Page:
2.3.2 OLE Automation Protocol
The OLE Automation Protocol, specified in [MS-OAUT], allows applications, called automation clients, to create, activate, set properties, or call methods on automation objects that other applications share. Automation objects are objects that automation servers expose. Because automation objects are COM objects, they implement dual interfaces derived from IDispatch that allow automation controllers to invoke methods for which the method name, number, or parameter types cannot be determined at compile time. This is because the OLE Automation Protocol uses COM, specified in [MS-COM] to support marshaling of automation types and to support exposing COM components to automation clients through late binding. The OLE Automation Protocol also uses the Distributed Component Object Model (DCOM) Remote Protocol specified in [MS-DCOM], so the automation client and server can reside on different computers connected by a network. In addition, the OLE Automation Protocol specifies how an automation type browser can discover and interpret type information from a type description server.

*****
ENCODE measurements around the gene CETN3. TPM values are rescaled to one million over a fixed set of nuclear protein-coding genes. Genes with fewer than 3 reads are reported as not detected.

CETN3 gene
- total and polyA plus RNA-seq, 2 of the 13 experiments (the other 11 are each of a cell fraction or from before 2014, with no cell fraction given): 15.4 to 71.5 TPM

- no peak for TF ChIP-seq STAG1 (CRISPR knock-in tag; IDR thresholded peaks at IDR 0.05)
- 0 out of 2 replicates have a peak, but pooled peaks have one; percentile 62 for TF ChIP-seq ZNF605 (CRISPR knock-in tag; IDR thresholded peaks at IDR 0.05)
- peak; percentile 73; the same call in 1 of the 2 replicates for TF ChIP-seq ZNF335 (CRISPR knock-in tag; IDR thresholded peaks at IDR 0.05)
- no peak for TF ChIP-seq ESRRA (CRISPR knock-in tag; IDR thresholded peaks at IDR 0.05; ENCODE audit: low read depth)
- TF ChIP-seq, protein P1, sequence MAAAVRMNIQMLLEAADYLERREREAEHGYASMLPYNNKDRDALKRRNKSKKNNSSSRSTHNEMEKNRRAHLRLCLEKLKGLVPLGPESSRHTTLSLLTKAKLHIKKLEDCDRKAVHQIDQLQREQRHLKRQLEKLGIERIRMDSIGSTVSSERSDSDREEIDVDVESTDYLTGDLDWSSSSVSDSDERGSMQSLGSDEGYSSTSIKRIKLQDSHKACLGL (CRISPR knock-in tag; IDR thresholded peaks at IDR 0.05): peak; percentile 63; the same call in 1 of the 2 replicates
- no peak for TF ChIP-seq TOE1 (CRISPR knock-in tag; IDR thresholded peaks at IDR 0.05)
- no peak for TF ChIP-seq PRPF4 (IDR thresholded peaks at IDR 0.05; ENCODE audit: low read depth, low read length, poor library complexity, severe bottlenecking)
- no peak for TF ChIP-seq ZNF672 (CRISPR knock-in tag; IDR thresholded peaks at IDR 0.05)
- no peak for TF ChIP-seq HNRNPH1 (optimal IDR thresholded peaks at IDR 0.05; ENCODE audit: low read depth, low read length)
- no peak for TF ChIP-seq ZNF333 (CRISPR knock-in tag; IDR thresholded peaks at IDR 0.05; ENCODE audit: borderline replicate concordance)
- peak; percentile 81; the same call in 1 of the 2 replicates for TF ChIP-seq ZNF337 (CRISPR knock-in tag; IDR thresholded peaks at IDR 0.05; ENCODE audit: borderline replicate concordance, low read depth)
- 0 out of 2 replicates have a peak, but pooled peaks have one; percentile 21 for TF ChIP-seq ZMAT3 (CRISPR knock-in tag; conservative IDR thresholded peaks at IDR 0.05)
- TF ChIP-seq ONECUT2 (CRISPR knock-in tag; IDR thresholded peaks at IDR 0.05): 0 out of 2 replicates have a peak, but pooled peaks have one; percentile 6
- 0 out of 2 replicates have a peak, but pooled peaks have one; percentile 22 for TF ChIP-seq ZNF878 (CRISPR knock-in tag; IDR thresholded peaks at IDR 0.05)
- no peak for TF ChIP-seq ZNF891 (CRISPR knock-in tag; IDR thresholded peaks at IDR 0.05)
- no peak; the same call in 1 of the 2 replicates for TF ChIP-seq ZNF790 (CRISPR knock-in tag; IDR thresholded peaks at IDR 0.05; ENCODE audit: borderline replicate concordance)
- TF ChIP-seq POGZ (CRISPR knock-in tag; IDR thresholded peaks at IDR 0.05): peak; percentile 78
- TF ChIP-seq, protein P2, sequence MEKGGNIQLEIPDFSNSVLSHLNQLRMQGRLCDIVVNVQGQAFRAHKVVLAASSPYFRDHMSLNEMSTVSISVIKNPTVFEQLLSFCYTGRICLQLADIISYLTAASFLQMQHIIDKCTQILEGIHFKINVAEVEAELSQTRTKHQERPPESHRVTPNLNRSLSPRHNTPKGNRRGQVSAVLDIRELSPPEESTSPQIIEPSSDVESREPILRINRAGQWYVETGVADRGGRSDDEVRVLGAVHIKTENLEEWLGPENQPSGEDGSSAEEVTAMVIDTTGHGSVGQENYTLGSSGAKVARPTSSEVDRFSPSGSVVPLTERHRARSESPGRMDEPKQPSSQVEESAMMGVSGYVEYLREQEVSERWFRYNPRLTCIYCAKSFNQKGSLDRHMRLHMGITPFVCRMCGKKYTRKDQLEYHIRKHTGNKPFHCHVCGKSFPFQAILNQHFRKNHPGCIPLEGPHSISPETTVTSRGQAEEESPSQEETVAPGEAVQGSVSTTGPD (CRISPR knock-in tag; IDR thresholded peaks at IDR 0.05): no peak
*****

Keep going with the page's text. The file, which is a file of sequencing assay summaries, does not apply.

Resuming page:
The OLE Automation Protocol is useful for exposing application functionality to scripting languages and across a distributed environment. It allows exposed objects from many applications to be used in a single programming environment. It enables objects to be accessed from any scripting environment or programming tool that implements automation.